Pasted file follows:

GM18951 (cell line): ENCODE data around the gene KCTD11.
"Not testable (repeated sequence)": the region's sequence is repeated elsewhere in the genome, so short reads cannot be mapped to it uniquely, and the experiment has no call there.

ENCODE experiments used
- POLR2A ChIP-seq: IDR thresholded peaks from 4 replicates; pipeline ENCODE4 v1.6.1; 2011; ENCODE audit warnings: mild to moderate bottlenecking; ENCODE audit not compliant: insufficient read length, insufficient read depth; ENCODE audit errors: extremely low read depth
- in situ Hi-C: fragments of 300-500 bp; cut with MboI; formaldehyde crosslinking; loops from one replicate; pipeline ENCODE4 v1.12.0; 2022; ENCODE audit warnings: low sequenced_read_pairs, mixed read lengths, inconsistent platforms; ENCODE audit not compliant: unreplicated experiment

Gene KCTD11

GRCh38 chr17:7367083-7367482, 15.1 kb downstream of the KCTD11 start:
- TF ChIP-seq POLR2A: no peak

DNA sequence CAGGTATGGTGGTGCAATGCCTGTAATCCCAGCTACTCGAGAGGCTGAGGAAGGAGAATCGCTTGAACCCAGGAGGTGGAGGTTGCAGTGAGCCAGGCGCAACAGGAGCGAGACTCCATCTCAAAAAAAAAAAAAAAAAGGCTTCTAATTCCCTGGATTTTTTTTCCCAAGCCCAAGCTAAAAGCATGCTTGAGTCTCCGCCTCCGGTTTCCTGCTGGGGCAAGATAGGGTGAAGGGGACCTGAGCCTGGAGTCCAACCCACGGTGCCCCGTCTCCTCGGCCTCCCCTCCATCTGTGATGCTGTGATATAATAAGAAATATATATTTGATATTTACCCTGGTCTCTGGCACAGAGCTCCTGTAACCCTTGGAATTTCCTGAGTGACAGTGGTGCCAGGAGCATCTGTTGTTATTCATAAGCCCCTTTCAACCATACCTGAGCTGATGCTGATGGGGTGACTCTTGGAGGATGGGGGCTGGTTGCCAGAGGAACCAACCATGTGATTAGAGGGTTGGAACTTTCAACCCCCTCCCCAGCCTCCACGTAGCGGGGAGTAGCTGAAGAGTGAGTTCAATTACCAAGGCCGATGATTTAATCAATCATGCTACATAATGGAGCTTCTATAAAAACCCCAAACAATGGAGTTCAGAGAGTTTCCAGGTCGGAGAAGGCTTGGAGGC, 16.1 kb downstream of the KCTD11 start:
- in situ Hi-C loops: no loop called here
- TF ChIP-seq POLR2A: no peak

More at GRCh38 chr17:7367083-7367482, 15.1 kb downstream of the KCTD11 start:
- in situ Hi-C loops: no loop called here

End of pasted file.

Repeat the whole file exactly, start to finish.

GM18951 (cell line): ENCODE data around the gene KCTD11.
"Not testable (repeated sequence)": the region's sequence is repeated elsewhere in the genome, so short reads cannot be mapped to it uniquely, and the experiment has no call there.

ENCODE experiments used
- POLR2A ChIP-seq: IDR thresholded peaks from 4 replicates; pipeline ENCODE4 v1.6.1; 2011; ENCODE audit warnings: mild to moderate bottlenecking; ENCODE audit not compliant: insufficient read length, insufficient read depth; ENCODE audit errors: extremely low read depth
- in situ Hi-C: fragments of 300-500 bp; cut with MboI; formaldehyde crosslinking; loops from one replicate; pipeline ENCODE4 v1.12.0; 2022; ENCODE audit warnings: low sequenced_read_pairs, mixed read lengths, inconsistent platforms; ENCODE audit not compliant: unreplicated experiment

Gene KCTD11

GRCh38 chr17:7367083-7367482, 15.1 kb downstream of the KCTD11 start:
- TF ChIP-seq POLR2A: no peak

DNA sequence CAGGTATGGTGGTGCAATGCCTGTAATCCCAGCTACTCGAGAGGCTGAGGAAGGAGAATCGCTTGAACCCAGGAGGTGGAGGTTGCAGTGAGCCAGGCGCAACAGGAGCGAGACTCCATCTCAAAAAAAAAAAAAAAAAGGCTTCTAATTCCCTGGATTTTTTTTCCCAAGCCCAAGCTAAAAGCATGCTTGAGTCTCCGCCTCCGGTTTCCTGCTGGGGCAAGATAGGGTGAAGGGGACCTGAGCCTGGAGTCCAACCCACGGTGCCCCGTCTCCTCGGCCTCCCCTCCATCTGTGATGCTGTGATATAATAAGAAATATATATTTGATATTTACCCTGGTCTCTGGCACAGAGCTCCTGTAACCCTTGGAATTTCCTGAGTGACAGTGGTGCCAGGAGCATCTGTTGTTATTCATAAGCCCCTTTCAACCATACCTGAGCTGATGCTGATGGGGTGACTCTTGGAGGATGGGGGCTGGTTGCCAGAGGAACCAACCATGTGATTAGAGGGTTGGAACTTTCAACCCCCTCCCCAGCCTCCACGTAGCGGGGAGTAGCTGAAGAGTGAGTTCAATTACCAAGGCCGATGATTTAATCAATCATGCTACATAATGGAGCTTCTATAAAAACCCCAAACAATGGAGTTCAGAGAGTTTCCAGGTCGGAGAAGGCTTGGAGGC, 16.1 kb downstream of the KCTD11 start:
- in situ Hi-C loops: no loop called here
- TF ChIP-seq POLR2A: no peak

More at GRCh38 chr17:7367083-7367482, 15.1 kb downstream of the KCTD11 start:
- in situ Hi-C loops: no loop called here